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Techniques

Gillie and Marc work together to create their paintings and sculptures as one so their technique and style is naturally influenced by the act of collaborating, and by each other. When they first met, they painted separately, but over time they could see their styles growing similar and realised they were influencing each other. Now they both paint on one canvas, or work to design a sculpture together.

Their paintings on canvas have a sense of dimension and depth, quite deliberately. Gillie and Marc use their sculptural senses to create three dimensional reliefs on canvas by applying impasto, a thickening agent, to the canvas with a palette knife or brush. The impasto takes two days to dry, then they’ll work together with acrylic to paint. Once that is dry, Gillie and Marc create black lines around the painting. This technique is inspired by Gillie and Marc’s background in design, laying down colour before black like a printer.

To give their paintings texture and movement, Gillie and Marc use enamel with a high-gloss finish to loosen up the linework with Jackson Pollock style paint-splatters. By layering the matte and glossy paints, and using impasto, they take a two dimensional image and give it sculptural dimension, so the image leaps off the canvas.

Of their paintings on card Marc says, “we started doing these because we have a love of drawing and charcoal, but we wanted to challenge ourselves to do something less simple and continue playing with texture and relief.” The acrylic paint is applied to the card as though it was charcoal, creating line work in paint that has the fluidity and simplicity of a charcoal drawing. Then they apply enamel to give these card paintings a sculptural dimension similar to their canvas art.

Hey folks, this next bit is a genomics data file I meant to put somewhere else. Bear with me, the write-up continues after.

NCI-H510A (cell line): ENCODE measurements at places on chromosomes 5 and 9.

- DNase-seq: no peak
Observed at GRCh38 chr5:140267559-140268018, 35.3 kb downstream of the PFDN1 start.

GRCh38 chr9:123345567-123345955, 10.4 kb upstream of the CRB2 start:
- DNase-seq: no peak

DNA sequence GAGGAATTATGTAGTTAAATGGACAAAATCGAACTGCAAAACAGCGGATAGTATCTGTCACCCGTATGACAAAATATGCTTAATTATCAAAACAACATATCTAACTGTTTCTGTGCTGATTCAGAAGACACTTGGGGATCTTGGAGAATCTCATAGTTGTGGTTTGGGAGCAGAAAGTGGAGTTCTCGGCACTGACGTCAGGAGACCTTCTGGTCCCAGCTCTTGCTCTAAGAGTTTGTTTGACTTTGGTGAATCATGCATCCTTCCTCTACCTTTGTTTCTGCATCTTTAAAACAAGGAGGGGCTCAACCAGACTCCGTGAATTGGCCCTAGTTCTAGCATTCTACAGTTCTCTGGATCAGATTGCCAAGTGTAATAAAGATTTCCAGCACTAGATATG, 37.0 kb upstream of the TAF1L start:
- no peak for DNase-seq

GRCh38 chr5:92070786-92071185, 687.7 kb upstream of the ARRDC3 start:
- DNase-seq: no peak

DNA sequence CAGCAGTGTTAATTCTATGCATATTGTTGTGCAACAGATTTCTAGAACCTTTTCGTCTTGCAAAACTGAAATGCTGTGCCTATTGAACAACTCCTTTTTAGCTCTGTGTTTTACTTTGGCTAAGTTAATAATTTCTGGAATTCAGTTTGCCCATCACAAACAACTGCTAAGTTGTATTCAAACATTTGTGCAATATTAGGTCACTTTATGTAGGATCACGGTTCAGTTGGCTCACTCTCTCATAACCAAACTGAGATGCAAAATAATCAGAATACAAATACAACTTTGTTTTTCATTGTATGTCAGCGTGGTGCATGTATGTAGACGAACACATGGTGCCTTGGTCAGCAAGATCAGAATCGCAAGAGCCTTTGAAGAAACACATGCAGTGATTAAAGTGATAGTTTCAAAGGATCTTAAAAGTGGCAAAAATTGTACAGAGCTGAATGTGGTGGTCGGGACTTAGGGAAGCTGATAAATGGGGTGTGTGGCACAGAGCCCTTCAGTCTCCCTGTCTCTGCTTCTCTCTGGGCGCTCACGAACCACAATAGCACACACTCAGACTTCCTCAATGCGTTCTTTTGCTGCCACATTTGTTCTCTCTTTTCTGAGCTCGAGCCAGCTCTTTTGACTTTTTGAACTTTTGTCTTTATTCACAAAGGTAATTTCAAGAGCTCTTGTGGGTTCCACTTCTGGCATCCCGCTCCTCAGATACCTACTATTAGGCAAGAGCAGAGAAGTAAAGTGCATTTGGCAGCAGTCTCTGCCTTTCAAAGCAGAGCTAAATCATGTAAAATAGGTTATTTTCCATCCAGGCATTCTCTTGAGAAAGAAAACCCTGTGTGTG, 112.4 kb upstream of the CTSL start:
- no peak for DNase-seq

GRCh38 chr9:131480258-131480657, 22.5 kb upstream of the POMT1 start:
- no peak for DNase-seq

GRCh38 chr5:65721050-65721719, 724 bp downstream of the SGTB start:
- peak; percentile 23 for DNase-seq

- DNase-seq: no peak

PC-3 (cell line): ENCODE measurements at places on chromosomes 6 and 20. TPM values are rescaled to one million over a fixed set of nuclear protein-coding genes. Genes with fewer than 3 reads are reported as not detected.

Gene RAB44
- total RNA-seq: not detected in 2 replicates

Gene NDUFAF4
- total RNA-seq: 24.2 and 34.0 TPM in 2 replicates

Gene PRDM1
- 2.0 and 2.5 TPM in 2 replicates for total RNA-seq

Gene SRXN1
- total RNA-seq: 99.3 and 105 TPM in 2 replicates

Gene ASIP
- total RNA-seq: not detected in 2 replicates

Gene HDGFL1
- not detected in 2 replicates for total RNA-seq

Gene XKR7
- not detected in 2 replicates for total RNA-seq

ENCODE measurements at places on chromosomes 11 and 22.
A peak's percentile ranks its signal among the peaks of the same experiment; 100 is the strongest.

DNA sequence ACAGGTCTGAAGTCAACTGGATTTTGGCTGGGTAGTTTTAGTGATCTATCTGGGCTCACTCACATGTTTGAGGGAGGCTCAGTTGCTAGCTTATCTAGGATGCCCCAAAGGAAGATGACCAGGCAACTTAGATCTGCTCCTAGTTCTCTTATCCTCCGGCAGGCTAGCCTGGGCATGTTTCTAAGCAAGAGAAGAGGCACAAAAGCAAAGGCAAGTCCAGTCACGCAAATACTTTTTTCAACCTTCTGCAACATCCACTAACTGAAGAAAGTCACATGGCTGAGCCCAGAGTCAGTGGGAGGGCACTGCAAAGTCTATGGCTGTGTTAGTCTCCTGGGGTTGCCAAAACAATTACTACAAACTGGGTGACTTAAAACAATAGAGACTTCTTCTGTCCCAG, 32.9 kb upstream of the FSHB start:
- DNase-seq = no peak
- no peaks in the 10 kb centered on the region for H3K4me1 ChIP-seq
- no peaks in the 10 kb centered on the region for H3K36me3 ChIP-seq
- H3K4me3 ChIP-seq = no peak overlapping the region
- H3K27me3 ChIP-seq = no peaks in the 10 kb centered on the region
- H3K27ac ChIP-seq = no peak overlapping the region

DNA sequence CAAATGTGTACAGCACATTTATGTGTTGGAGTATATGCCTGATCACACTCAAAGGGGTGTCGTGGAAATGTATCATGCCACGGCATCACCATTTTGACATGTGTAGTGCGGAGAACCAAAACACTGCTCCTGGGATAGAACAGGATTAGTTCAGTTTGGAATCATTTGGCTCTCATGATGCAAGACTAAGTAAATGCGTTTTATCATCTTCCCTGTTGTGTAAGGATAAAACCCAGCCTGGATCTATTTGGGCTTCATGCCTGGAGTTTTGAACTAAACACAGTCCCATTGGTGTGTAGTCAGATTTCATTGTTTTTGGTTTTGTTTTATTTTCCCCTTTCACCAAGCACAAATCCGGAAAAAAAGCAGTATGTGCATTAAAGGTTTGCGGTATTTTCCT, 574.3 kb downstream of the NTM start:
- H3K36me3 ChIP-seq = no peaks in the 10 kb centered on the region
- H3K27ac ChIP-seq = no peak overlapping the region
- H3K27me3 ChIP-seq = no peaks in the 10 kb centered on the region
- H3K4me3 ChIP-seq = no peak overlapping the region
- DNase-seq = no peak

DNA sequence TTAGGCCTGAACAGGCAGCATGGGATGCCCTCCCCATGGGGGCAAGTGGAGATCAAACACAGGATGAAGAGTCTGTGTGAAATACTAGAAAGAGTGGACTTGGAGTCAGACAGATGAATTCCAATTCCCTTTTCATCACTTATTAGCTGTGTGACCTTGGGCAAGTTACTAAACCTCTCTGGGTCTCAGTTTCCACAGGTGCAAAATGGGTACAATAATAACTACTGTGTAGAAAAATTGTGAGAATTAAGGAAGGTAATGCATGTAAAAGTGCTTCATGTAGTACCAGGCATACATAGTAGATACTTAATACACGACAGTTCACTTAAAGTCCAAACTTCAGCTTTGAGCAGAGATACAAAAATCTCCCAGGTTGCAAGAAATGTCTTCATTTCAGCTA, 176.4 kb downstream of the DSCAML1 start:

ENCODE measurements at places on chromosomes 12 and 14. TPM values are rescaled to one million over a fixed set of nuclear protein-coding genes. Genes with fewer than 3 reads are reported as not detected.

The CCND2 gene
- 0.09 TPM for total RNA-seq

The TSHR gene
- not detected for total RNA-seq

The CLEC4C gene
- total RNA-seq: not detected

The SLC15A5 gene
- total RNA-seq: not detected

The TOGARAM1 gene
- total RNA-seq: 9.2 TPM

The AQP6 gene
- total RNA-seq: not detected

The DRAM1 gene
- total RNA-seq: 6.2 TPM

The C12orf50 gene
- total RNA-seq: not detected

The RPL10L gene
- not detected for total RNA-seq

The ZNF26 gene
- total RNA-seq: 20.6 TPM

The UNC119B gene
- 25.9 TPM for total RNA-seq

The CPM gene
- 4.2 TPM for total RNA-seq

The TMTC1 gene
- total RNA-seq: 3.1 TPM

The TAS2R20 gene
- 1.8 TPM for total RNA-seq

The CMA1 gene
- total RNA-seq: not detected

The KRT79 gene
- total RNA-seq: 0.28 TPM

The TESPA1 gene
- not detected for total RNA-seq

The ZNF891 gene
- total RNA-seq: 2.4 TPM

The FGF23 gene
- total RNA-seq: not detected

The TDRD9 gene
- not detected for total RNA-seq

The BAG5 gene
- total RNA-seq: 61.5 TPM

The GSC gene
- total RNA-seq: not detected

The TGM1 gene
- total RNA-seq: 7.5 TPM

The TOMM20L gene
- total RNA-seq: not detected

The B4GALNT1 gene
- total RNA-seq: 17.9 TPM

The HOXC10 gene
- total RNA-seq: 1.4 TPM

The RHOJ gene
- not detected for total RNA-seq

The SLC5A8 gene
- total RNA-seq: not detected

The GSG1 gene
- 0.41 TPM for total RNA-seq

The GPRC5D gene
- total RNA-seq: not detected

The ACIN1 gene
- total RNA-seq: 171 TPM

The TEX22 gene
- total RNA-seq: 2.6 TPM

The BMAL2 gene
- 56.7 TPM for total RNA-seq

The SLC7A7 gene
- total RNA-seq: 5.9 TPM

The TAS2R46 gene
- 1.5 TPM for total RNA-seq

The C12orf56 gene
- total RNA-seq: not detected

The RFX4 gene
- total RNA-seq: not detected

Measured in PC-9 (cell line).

Gillie and Marc also paint on wooden panels, a medium they particularly love, as the rigidity allows them to be more specific with their sculptural impasto reliefs.

Almost ten years ago, Gillie and Marc started exploring the world of sculpture. They were interested in the sculptural form, but their first sculptures were actually two dimensional. They made life-size Dogman hybrids out of sheet metal, mounted them on a metal stand and painted them. The response to these works was immense and overwhelming, so Gillie and Marc were encouraged to look for ways to make three dimensional sculptures.

Their first foray into fibreglass sculpture was Good Boy in 1995, a two and a half metre long, naked Dogman holding a coffee cup. The piece proved very popular and toured the country, so Gillie and Marc began making other fibreglass dog sculptures. The life- size fibreglass dogs got a great reception, and people loved the idea of having one sitting, standing or crawling in their home.

Gillie and Marc love to play with scale in their work, and see taking a small animal and making it large as adding a layer of meaning to the work. By creating work that is very large, or tiny, they play with the viewer’s perception of what is real and the work begins to say something entirely new.

With the proceeds from the success of their fibreglass sculptures, Gillie and Marc started exploring bronze. They say that bronze is the most challenging, and rewarding medium they have ever worked with. It took them years to understand the bronze technique and process fully. Now they create bronzes that are as big as seven metres tall or as small as ten centimetres. Marc says part of the pleasure of working with bronzes is, “knowing that long after we are gone, the works will still be here to be enjoyed. That may sound egotistical, but I guess it’s kind of like having children – we see these works as children.”